Sunday, 31 July 2011

Notes on Flying #1

This has been a long time in the making.

Finally, all the the hoops have been jumped through, all the hurdles cleared, and I'm actually in Madhya Pradesh to begin training at 1030 hours tomorrow morning for my private pilot's license. It's still sinking in, despite the fact that I was told quite a while ago that I'd be going. I had wanted to document the whole experience on this blog, and wanted to start much earlier in the process, especially covering the procedural hoops us flight monkeys had to jump through, but I decided to wait till the training actually began. Part of the reason for this was a slight superstition that I might jinx it by talking about it too soon, and part of it was that in case it didn't work out I'd look rather silly having started a blog in anticipation.

They really oughta stop making propellers from rubber :P

Now, though, I can finally start. The way i plan to do this is quick short and frequent updates, if possible with pictures. I will include a few flashback posts to cover some of the things that have already happened, though this will have to be later. At the outset, though, I cannot begin to tell you, dear four and a half readers, how exciting this is. There are very few things I have looked forward to as much as I've looked forward to this. The outcome is by no means certain, but I guess I can pause for a bit of breath here. I kept thinking some obstacle would've taken me out long before this.

Worried looking Karthik entering the shuttle bus at Hyderabad airport

It is also the happiest of coincidences that I start training on my 27th birthday. It's probably the only birthday I've spent with people I barely know yet, but the fact that tomorrow marks the beginning of an awesome gift makes it quite a lot better. We reached Bhopal after two interesting ATR flights on jet airways. We were supposed to be on 737s on both legs, and on both equipment got subbed and we flew ATRs. Prior to this, I've been on an ATR only once, and suddenly i get two in a row. Lucky, i guess, since I'm always eager to fly on types other than the staple Boeing 737s and Airbus A320s.

I instantly fell in love with Bhopal airport.. its nice.

Madhya Pradesh is beautiful in the rain, it is bathed in this intense green colour. Kerala is green too, but it's a darker shade there on average, and the green stays throughout the year. This green lasts a few months after the rains, and then turns brown. But right now it is green, and I love it. We also joked about how the place is rather flat, at least where we are, which means we have quite the pick when it comes to places to make emergency landings in. The mood in the group is optimistic, and over dinner we were all a bit philosophical. It's almost a given that 100% of us clearing the license in one go is not going to happen. DGCA works in mysterious ways, apparently until a year or two ago there wasn't even a defined syllabus for the pilot license exam. All sorts of rumours are doing the rounds, each more worrying than the rest, but i guess we've come to this realization that it's too late to worry now. We're here, so we might as well give it our best shot. There's this subtle pride you can sense in the group, since we all know we've been chosen for this over others, and we've had to struggle to get chosen. I like that, and I'm beginning to like them, and I hope we all have a good time.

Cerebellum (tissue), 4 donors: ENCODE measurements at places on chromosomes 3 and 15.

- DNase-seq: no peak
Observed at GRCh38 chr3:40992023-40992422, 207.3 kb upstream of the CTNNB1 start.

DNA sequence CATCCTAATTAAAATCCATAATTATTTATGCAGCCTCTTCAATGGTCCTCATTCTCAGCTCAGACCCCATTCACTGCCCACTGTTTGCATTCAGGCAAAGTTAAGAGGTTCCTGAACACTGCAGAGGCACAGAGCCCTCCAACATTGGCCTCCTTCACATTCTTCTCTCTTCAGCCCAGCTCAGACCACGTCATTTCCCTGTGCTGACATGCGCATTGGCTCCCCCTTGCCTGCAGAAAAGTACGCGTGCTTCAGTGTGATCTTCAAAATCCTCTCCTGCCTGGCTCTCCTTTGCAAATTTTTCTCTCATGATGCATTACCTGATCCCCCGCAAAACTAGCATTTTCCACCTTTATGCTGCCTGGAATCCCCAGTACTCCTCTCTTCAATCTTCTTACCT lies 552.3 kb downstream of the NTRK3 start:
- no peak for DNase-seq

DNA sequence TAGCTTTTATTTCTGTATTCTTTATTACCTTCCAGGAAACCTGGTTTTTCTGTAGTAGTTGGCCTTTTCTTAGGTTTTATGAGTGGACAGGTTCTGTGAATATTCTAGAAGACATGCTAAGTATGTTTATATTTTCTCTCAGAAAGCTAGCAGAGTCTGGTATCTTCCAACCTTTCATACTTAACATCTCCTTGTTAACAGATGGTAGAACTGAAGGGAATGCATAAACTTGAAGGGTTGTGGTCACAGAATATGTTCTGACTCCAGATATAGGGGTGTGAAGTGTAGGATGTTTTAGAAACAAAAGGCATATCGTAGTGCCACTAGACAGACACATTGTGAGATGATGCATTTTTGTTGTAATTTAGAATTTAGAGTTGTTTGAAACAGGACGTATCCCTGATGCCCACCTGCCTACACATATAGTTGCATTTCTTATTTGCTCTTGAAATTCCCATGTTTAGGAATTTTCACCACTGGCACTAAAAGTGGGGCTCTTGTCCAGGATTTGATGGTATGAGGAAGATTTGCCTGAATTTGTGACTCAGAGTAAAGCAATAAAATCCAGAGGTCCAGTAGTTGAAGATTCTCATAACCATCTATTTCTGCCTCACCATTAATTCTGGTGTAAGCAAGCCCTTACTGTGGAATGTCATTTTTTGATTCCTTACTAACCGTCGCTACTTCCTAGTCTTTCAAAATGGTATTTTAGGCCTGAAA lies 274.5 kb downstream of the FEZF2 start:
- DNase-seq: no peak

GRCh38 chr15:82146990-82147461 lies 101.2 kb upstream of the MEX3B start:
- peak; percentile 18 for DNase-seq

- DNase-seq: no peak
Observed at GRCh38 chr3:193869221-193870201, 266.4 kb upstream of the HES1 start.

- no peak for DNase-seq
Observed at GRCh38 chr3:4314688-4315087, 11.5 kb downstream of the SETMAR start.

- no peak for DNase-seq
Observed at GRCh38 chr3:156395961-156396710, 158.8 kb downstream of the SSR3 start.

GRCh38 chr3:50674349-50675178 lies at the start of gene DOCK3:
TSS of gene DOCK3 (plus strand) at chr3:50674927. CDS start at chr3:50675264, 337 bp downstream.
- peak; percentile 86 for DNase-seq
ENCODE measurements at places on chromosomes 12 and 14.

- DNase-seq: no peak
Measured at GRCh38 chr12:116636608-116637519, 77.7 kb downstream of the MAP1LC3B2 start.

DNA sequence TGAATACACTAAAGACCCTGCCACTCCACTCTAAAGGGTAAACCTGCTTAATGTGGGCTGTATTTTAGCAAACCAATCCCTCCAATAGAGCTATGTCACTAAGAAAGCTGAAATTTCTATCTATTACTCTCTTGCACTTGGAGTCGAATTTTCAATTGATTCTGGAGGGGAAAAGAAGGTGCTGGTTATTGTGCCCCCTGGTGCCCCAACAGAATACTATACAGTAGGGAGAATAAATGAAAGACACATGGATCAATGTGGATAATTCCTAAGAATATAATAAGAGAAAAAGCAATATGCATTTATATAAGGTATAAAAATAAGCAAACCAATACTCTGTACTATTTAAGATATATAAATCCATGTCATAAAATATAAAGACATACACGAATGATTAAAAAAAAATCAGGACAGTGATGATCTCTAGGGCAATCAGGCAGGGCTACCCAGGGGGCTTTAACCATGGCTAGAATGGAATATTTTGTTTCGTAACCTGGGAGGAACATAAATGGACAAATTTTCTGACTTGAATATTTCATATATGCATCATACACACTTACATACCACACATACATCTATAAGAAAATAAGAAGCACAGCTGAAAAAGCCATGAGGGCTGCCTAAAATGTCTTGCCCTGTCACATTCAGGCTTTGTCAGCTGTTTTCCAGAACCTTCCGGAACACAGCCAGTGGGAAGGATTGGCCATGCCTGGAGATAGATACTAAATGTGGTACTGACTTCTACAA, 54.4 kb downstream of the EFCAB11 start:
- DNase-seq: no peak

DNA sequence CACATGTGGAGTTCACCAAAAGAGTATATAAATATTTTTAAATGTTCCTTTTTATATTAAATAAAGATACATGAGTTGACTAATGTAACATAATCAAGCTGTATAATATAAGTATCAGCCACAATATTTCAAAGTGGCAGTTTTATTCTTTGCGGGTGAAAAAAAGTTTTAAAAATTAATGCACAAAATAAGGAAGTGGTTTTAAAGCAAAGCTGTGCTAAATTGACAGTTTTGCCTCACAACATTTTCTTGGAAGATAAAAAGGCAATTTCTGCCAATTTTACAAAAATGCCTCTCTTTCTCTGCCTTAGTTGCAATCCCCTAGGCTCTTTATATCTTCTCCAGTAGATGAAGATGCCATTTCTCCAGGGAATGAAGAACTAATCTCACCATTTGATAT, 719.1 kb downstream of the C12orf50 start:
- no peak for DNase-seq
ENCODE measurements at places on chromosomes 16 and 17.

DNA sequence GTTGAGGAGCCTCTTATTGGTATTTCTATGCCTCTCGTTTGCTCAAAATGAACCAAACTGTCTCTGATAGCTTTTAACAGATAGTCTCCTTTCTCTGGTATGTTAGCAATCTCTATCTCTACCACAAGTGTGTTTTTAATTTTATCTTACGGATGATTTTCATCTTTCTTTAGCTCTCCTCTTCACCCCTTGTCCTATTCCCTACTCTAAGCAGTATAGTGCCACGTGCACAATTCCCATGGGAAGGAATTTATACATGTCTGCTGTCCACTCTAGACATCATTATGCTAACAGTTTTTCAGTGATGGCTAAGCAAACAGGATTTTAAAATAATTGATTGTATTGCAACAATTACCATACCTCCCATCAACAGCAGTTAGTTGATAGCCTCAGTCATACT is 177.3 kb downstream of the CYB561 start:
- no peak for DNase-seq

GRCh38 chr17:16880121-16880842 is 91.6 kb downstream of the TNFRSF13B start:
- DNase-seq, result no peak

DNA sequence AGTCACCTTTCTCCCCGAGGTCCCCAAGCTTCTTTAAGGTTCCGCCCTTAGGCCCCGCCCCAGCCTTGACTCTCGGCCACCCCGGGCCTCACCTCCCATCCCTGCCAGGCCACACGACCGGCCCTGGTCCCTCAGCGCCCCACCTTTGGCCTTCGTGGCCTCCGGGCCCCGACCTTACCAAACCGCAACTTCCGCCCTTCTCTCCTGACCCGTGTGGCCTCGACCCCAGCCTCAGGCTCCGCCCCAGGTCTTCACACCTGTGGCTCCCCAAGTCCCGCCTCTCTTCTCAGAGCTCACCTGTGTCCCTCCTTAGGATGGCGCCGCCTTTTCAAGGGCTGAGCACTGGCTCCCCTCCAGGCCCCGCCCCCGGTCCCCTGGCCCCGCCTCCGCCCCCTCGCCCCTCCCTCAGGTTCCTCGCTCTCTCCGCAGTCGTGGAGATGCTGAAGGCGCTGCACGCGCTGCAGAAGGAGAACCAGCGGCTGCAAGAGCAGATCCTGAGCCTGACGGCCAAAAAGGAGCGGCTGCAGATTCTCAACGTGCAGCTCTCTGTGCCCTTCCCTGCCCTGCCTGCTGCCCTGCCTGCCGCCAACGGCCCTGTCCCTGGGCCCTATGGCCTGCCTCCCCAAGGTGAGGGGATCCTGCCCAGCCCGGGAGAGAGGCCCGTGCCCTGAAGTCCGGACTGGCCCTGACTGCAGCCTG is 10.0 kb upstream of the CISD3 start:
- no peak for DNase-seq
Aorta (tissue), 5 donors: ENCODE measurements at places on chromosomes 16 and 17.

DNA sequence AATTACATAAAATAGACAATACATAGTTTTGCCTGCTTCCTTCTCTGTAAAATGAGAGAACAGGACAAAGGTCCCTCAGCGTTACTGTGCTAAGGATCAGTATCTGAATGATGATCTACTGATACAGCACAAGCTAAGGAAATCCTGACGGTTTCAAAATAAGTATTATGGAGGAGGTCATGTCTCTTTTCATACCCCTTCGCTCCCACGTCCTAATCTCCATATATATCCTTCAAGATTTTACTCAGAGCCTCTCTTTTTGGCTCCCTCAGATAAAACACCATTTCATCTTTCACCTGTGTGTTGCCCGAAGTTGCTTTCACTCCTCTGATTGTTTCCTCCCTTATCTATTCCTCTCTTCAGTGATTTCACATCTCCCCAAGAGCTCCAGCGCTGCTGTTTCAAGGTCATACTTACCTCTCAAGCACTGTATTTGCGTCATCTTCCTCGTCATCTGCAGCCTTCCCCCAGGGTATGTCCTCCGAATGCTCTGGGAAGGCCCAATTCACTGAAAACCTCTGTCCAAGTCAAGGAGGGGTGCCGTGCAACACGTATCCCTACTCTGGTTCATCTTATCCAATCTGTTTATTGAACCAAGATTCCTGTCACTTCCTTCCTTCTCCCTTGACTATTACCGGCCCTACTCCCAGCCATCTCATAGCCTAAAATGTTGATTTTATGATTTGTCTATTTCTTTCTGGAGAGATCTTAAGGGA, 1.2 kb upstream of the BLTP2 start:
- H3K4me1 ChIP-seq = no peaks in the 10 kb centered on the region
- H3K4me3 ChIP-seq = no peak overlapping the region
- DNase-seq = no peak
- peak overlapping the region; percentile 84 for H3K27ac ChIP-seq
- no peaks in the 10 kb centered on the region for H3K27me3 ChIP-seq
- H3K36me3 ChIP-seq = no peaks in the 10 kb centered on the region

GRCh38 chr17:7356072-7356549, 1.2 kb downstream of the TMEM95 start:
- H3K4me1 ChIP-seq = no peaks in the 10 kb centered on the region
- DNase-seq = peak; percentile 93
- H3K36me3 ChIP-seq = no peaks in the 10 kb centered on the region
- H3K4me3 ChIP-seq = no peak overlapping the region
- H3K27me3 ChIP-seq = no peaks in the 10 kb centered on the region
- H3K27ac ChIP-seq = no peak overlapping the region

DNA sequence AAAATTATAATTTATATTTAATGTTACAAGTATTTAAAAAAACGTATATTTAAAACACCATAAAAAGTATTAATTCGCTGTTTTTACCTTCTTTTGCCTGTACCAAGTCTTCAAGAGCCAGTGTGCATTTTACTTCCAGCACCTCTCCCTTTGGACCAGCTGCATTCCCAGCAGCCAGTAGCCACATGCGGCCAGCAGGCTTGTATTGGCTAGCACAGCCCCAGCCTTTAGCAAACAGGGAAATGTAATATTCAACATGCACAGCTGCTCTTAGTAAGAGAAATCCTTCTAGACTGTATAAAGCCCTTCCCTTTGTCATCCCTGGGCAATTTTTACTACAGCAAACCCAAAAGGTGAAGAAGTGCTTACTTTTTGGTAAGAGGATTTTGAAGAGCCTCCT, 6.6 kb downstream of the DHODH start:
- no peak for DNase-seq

Super fancy palace/restaurant we had lunch at. Food more than matched the ambience.

Safety was discussed too, but that warrants a whole post for itself somewhere down the road. Nothing more to report for the day. Apologies in advance if this becomes a whiny diary down the road. I wont have time to focus on the actual pieces, so I'll just be recording my thoughts at the end of the day.

On a more optimistic note, the ladies hostel is right across the road from our bungalow.

Saturday, 16 July 2011

Summer story..

Long-winded childhood story again, kindly adjust :)

A walk around the house is customary every time I visit the ancestral home. As I pass the western side, I always look over at the small cottages across the road, in my uncle's property. They used to be tourist accommodation in our little beach town. The tourists never came in the numbers my uncle had hoped for, possibly because our land was a good three quarters of a kilometre from the beach. They have been rented out as one bedroom dwellings for not-so-well-off families. My uncle, like many others, left for the Middle East, and that was that. As I walk, a story from long ago pops up without fail, every time.

For purposes of this story, we'll call him Mark.

I don't remember his name anymore, except that it began with the letter m, and was short. Could have been Mike, but that's not important. Mark was the first white person I had ever met. Sure, tourism brought lots of white folk to our beaches, and I'd seen many of them before, but Mark was the first one I got to know. It was another of those afternoons when grandad, often for no seemingly apparent reason, would get in the car and head to our ancestral home far away from the city. During the vacations, I would pile on, perhaps my brother and a cousin or two as well. This was not a particularly satisfactory arrangement for my mom and aunt, who knew that their father required more supervision than us kids to stay out of trouble. But the peace and quiet of a day without us during summer vacation, when we were otherwise wreaking havoc on their nerves, won the battle in the end and we were all packed off in the car.